Dierry Jean Targets Shot at Crawford-Gamboa Winner
MONTREAL - Newly crowned North American Boxing Federation (NABF) lightweight champion Dierry "Dougy Style" Jean (26-1, 18 KOs) is targeting the top lightweights in the world.
Fresh of his eight-round technical knockout of Mario Perez (15-5-4) earlier this month for the vacant NABF title, which came five months after Jean lost a unanimous 12-roiund decision (118-111, 116-112, 116-113) to International Boxing Federation (IBF) junior welterweight champion Lamont Peterson,Jean proved that he's a legitimate two-division, world-class contender.
"I felt strong," Jean said about fighting as a lightweight. "It was a little tough getting down in weight, but I can fight effectively at both weights. I didn't go down to lightweight because junior welterweights were too strong for me. I just took advantage of an opportunity to fight at lightweight.
"I'd like to fight any of the world lightweight champions. (Omar) Figueroa is a good fighter. He's strong and a good puncher. I'd like to fight him or the winner of (Terence) Crawford and (Yuriorkis) Gamboa. They're both good boxers. I don't know who is going to win that fight but I think Gamboa."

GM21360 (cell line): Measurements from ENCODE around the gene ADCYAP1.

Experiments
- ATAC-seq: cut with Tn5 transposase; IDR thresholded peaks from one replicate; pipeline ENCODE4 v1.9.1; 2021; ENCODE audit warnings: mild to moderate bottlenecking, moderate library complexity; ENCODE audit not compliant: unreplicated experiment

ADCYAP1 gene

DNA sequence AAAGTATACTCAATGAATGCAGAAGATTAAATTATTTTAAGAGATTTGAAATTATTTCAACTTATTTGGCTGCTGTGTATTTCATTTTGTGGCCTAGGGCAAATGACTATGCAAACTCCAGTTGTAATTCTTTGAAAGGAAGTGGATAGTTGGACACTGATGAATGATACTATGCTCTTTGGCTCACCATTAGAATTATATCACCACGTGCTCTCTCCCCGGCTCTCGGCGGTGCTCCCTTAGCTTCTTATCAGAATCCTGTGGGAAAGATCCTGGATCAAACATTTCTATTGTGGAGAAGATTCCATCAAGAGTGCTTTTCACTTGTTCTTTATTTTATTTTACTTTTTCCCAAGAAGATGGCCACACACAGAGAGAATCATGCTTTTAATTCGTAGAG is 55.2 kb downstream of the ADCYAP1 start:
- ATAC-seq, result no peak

Jean is currently rated No. 7 as a junior welterweight by the IBF and, as the NABF champion, he should crack the next World Boxing Council's (WBC) top 15 ratings.
"We want a title shot as soon as possible," Jean's promoter Camille Estephan emphatically commented. "Figueroa, the Crawford-Gamboa winner, (Richard) Abril or (Miguel) Vasquez....anyone of them. Dierry was very impressive as a lightweight. His energy level was higher and he was strong. It was probably the first time he fought somebody the same size. He's always been fighting bigger guys as a junior welterweight. We feel that he'll be a monster at lightweight. He will crush anybody and we're certain he'll be as much of a force as a lightweight as he was as at 140 pounds. We're looking for big fights!"
Jean may have suffered his first loss as a professional to Peterson but some positives also came out of that fight for the Haitian native who lives in Montreal. The invaluable experience he gained fighting in a world title fight and everything surrounding it has made him an even better fighter.
"I gained experience and learned how to better control myself in and out of the ring," Jean concluded. "I know I can fight with world champions. I can be me, using my style of fighting, something I didn't do against Peterson because it was so stressful fighting for the first time in a world championship. Now, I've been through all of that, and I will do much better the next time I'm in a world title fight."